Enterobacteriaceae accounted for more than half of the total Gram-negative BSI. As in the European study, frequency of Enterobacteriaceae isolates was twice as that of Pseudomonas. In comparison to the pediatric data from a European study, the rate of ESBL producers and CRE is markedly higher in our study, which is a cause for concern [Table 1]. As compared to similar study in adults from our institute in 2010 [Table 1], the rate of ESBL Enterobacteriaceae has increased 3-fold and CRE by nearly 15-fold. One of the reasons for this could be selection pressure due to increased use of carbapenems. Interestingly, the Pseudomonas (87%) isolates were highly sensitive, with only 17% being carbapenem-resistant. Amikacin had good activity in the majority of Gram-negative isolates and fair activity in CRE isolates, making it good drug for combination antibiotic therapy. Among Enterobacteriaceae, Klebsiella was most problematic with nearly half of the isolates showing resistance to carbapenems. A similar trend in Klebsiella has been reported from other studies from Delhi,, which is explained by the high prevalence of carbapenemases, which are NDM-1 and easily transmissible.
A high degree of ESBL (24.0%) producers and CRE (26.9%) in our study is concerning. CRE rates are even higher than ESBL producers, which has a potential to increase the morbidity and mortality, calling for an urgent review of institutional antibiotic usage, antibiotic stewardship, as well as infection control policy. Seven isolates demonstrated resistance to colistin and polymyxin B but were sensitive to tigecycline. This is of grave concern and highlights the possibility of rising colistin resistance in near future, which would put these children at a much higher risk of death as there are hardly any good antibiotic options for colistin-resistant BSIs as tigecycline is considered poor effective in this scenario. The rising rate of ESBL and CRE organisms is a trend evident in the country as highlighted in the National Febrile Neutropenia Group meeting held along with Indian Cooperative Oncology Group meeting at Bhopal in September, 2014. The picture of resistance among the Gram-positive isolates is not as grim with most of the isolates being susceptible to commonly used antibiotics and low rate of VRE isolates.
Overall, Gram-negative isolates in our study show fair sensitivity to beta-lactam with beta-lactamase inhibitor combinations and aminoglycosides. This supports the use of empirical combination therapy with these two drugs as first-line therapy. However, in light of increased isolates of CRE (>20%), it would be prudent to follow a de-escalation antibiotic approach especially in at-risk children as detailed in European Conference on Infections in Leukemia guidelines.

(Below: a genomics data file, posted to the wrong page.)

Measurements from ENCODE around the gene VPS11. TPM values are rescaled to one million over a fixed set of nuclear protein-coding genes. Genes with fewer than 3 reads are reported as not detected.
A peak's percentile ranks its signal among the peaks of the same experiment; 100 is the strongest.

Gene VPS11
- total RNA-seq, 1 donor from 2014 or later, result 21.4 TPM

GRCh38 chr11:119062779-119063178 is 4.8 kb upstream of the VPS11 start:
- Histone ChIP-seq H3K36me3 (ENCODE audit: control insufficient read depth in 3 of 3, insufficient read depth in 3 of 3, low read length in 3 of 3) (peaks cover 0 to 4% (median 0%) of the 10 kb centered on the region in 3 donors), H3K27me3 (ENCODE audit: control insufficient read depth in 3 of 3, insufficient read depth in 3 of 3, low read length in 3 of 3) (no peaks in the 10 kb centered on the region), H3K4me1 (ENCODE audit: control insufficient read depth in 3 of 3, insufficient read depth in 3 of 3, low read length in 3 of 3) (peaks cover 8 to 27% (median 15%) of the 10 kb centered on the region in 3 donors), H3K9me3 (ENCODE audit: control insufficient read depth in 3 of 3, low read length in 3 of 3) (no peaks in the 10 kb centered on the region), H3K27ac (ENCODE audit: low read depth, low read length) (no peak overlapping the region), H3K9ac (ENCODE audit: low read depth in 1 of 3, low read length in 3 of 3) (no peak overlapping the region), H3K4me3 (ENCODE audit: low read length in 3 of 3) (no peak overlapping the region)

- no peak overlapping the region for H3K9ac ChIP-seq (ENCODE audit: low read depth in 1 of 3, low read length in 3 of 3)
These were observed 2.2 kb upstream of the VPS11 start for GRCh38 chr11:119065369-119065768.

A high prevalence of resistant organisms also emphasizes the need of active surveillance cultures, for early planning of infection control measures and guiding the use of empirical antibiotics. These surveillance cultures would help contain the spread of these lethal organisms as well as minimize the morbidity and mortality due to late initiation of appropriate antibiotics in these immunocompromised children where blood culture positivity is low, and delay in instituting appropriate antibiotics can be fatal., Our study is limited by two factors; one some of the samples may be from the same patient collected during the same episode at different times or during different episodes, thus overestimating the prevalence of resistant organisms and second, the information on infection-related mortality is unavailable.
Overall, the rapidly increasing resistance in Gram-negative isolates combined with an exhausting pipeline of active antibiotics highlights a very grim picture for the future. It raises fear of a return to the preantibiotic era with large scale deaths from bacterial infections and inability to deliver intensive chemotherapy for cancers. An urgent intervention including creating awareness and establishment of robust infection control and antibiotic stewardship program at local, national, and global level is the most important need of the hour to contain this potentially catastrophic epidemic.
| » References|| |
Pittet D, Tarara D, Wenzel RP. Nosocomial bloodstream infection in critically ill patients. Excess length of stay, extra costs, and attributable mortality. JAMA 1994;271:1598-601.
Tamburro R. Pediatric cancer patients in clinical trials of sepsis: Factors that predispose to sepsis and stratify outcome. Pediatr Crit Care Med 2005;6 3 Suppl: S87-91.
Fiser RT, West NK, Bush AJ, Sillos EM, Schmidt JE, Tamburro RF. Outcome of severe sepsis in pediatric oncology patients. Pediatr Crit Care Med 2005;6:531-6.
Nateghian A, Robinson JL, Arjmandi K, Vosough P, Karimi A, Behzad A, et al.
Epidemiology of vancomycin-resistant enterococci in children with acute lymphoblastic leukemia at two referral centers in Tehran, Iran: A descriptive study. Int J Infect Dis 2011;15:e332-5.
Averbuch D, Cordonnier C, Livermore DM, Mikulska M, Orasch C, Viscoli C, et al.
Targeted therapy against multi-resistant bacteria in leukemic and hematopoietic stem cell transplant recipients: Guidelines of the 4th
European Conference on Infections in Leukemia (ECIL-4, 2011). Haematologica 2013;98:1836-47.
Wisplinghoff H, Seifert H, Wenzel RP, Edmond MB. Current trends in the epidemiology of nosocomial bloodstream infections in patients with hematological malignancies and solid neoplasms in hospitals in the United States. Clin Infect Dis 2003;36:1103-10.
EORTC International Antimicrobial Therapy Cooperative Group. Gram-positive bacteraemia in granulocytopenic cancer patients. Eur J Cancer 1990;26:569-74.
Mikulska M, Viscoli C, Orasch C, Livermore DM, Averbuch D, Cordonnier C, et al.
Aetiology and resistance in bacteraemias among adult and paediatric haematology and cancer patients. J Infect 2014;68:321-31.